What is the difference between Process and Application Domain in the context of .Net applications?
Multiple application domains can run in one process. Although a thread runs in one context of one application domain at a time, the There is no relationship between the number of application domains and threads. A Web. NET executable host and come to understand the relationship between Win32 processes, application domains, contexts, and threads. In a nutshell, application . In Chapters 14 and 15, you examined the steps taken by the CLR to resolve the the relationship between processes, application domains, and object contexts.
GetProcesses ; Get all instances of a running application by its name: ProcessName; A process can be killed by simply calling Kill on the process instance: Kill ; The Process class offers the static Start method to start a process by an executable name. Before the luxury of multi core systems only one thread could be executed at a time. Multiple threads would have to share processor time. Concurrent thread execution would seemingly be achieved by continuously pausing and resuming each running thread on the system.
Chapter Processes, AppDomains,Contexts, and Threads
In todays world of multi core systems multiple threads can genuinely run simultaneously, however seeing as there can be more threads than processors, the same principle holds true. With multiple threads running on a computer, the processor will give more processor time to threads marked as having a higher priority.
When a Process is started, a default thread is created or spawned which will execute the code associated with the assembly. Thread Members Code can get access to the thread that is running it with the CurrentThread property: CurrentThread; Access to all threads running within a process via the Threads property of a Process instance: Threads; Determine if the thread is still alive; that it has been started and has not terminated normally or aborted: IsAlive; The name of the thread can be set and retrieved with the name property.
Multiple application domains can run in one process. NET code can be checked for type safety and security, the CLR can guarantee that one application domain can run independently of another application domain in the same process. No process switch is required to achieve application isolation.
Application domains can have multiple contexts, but a context exists in only one application domain. Although a thread runs in one context of one application domain at a time, the Threading examples Step 3 and Step 4 demonstrate that a thread can execute in more than one context. One or more threads can run in an application domain at the same time. An object lives in only one context. Each application domain starts with a single thread and one context. Additional threads and contexts are created as needed.
There is no relationship between the number of application domains and threads.
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A Web server might require an application domain for each hosted application that runs in its process. The number of threads in that process would be far fewer, depending on how much actual concurrency the process can support.
To enforce application isolation, code in one application domain cannot make direct calls into the code or even reference resources in another application domain. They must use proxies.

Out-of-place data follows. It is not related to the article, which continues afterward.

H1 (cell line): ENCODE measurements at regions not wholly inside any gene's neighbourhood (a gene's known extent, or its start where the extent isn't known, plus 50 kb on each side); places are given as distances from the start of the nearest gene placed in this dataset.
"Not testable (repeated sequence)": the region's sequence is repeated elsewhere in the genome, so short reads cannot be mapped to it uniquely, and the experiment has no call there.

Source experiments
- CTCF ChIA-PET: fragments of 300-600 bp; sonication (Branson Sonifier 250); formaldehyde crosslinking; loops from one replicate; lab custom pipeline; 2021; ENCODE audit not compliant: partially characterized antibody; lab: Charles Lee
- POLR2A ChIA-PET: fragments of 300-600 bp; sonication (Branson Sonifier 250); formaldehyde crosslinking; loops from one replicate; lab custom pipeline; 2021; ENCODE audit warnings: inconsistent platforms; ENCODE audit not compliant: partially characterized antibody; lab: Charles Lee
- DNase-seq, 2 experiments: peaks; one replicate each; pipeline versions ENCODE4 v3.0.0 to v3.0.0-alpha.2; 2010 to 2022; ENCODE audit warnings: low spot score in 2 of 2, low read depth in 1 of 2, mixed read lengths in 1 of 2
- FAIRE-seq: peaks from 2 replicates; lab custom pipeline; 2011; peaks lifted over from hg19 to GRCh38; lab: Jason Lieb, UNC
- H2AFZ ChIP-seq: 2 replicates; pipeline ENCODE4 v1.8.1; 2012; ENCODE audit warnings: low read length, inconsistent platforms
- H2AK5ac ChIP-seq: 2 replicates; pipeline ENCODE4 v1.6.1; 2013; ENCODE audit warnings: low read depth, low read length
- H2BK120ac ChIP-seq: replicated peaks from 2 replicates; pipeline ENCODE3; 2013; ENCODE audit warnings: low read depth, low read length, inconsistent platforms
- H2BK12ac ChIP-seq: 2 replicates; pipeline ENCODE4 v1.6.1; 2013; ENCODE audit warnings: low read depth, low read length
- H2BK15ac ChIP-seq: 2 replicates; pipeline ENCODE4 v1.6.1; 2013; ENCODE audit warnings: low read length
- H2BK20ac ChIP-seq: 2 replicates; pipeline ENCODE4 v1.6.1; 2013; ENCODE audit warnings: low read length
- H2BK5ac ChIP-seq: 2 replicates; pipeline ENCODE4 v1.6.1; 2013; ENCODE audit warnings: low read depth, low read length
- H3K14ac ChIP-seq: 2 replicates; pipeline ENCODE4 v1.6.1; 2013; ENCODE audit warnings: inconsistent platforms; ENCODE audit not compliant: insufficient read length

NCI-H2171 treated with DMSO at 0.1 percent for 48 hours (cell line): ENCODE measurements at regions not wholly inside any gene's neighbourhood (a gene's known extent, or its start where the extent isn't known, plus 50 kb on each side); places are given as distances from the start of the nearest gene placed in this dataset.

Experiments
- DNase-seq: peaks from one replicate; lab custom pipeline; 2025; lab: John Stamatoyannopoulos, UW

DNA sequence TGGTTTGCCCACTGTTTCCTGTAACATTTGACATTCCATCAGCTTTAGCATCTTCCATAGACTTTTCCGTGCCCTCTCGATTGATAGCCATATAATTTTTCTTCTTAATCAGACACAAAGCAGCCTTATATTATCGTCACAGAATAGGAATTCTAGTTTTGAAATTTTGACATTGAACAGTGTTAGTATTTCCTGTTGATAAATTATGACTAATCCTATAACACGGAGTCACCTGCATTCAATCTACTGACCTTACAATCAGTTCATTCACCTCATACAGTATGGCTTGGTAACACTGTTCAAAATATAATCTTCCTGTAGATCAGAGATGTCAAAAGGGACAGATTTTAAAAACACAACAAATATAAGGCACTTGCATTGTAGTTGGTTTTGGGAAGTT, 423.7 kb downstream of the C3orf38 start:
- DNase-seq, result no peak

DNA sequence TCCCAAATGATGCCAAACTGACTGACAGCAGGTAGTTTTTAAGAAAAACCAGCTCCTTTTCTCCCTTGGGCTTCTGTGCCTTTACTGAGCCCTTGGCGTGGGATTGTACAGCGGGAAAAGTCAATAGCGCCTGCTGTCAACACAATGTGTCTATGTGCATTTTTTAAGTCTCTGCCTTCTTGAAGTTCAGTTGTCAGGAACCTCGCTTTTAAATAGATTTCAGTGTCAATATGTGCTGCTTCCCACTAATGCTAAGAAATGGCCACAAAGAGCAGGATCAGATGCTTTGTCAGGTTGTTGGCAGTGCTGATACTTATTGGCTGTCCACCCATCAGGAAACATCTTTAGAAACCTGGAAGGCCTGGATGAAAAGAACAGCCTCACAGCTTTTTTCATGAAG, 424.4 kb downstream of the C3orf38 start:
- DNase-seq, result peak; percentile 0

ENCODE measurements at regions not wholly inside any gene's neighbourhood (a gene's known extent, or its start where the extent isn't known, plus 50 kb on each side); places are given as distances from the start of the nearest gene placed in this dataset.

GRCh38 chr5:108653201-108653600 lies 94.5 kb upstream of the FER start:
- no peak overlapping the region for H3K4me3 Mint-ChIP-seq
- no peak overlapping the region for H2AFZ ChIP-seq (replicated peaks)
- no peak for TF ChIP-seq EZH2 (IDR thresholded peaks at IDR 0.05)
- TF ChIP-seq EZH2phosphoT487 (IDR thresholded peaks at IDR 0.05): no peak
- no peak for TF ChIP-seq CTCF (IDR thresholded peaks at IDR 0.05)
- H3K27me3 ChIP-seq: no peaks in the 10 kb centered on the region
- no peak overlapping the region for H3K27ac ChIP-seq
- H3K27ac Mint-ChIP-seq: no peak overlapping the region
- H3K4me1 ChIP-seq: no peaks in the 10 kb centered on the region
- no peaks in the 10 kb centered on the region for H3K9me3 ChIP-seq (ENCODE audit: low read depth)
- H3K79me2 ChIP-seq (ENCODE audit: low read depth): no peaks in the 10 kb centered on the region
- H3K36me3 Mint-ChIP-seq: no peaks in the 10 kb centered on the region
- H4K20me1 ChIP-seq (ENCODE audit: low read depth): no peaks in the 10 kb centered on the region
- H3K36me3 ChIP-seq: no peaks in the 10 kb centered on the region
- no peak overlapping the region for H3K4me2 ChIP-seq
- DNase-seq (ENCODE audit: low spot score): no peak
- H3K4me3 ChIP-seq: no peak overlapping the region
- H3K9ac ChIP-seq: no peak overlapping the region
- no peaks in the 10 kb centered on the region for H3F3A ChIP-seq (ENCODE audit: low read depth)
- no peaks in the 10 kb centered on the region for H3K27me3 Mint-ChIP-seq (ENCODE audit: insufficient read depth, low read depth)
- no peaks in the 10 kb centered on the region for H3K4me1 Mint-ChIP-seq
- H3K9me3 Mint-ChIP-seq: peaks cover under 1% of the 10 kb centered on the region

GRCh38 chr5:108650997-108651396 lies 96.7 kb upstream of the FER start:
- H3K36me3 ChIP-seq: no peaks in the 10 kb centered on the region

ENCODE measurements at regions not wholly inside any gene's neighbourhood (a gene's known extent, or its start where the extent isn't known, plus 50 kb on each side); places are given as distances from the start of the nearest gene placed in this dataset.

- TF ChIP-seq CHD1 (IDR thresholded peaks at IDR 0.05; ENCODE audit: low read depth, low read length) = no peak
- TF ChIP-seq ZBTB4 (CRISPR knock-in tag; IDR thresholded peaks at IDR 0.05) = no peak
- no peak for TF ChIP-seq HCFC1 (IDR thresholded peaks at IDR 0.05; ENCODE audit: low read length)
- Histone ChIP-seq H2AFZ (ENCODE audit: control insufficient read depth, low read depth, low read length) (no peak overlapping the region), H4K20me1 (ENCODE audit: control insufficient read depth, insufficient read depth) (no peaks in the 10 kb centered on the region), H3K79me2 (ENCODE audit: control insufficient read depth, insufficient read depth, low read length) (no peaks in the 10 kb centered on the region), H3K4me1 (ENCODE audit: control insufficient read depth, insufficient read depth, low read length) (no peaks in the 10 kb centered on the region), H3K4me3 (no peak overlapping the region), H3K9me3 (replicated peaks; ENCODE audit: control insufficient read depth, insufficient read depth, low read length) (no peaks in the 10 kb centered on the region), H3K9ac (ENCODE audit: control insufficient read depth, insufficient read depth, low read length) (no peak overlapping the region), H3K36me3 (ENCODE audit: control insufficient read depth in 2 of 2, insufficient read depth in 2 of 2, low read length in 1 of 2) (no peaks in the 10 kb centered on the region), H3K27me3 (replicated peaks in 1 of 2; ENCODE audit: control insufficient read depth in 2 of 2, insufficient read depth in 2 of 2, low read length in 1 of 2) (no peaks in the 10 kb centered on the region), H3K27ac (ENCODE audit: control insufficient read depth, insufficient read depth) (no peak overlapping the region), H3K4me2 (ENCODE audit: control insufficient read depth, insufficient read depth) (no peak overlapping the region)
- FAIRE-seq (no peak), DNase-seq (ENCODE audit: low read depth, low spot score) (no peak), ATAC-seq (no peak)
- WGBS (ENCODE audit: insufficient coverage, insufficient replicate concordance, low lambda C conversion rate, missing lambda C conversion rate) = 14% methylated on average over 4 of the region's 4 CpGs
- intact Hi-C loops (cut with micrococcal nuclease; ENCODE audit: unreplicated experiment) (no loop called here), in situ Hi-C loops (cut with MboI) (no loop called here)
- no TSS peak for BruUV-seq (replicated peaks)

Application Domains and Assemblies Applications are built from one or more assemblies, but each assembly is loaded into an application domain. Each application domain can be unloaded independently of the others, but you cannot unload an individual assembly from an application domain. The assembly will be unloaded when the application domain is unloaded. Unloading an application domain also frees all resource associated with that application domain.
Each process has a default application domain that is created when the process is started. This default domain can only be unloaded when the process shuts down. Applications such as ASP. NET or Internet Explorer critically depend on preventing the various applications that run under it from interfering with each other.
By never loading application code into the default domain, they can ensure that a crashing program will not bring down a host. The AppDomain sample illustrates the use of application domains. This class has static methods for creating and unloading application domains: CreateDomain "CreatedDomain2", 0, 0 ; Unload domain ; While the CreateDomain method is overloaded, one signature illustrates application domain isolation: While we will discuss this in greater detail in Chapter 13, the domain's creator can modify this collection to control the permissions that the executing application domain can have.
The AppDomainSetup parameter specifies setup information about the domain. Among the information specified is the location of the application domain's configuration file and where private assemblies are loaded. Hence, application domains can be configured independently of each other.
Code isolation, setup isolation, and control over security combine to ensure that application domains are independent of each other. AppDomain Events To help in maintaining application isolation, the AppDomain class allows you to set up event handlers for when a domain unloads. First, the name, thread, and context of the default domain is written out. ToString ; We then load and execute an assembly.
This code in this assembly just prints out a string and its domain's name, thread, and context. Notice that it executes in the default domain.The Four Components of Context - UX Design for Mobile Developers
You can pass this ObjectHandle between application domains without loading the metadata associated with the wrapped type. When you want to use the create object instance, you must unwrap it by calling the Unwrap method on the ObjectHandle instance.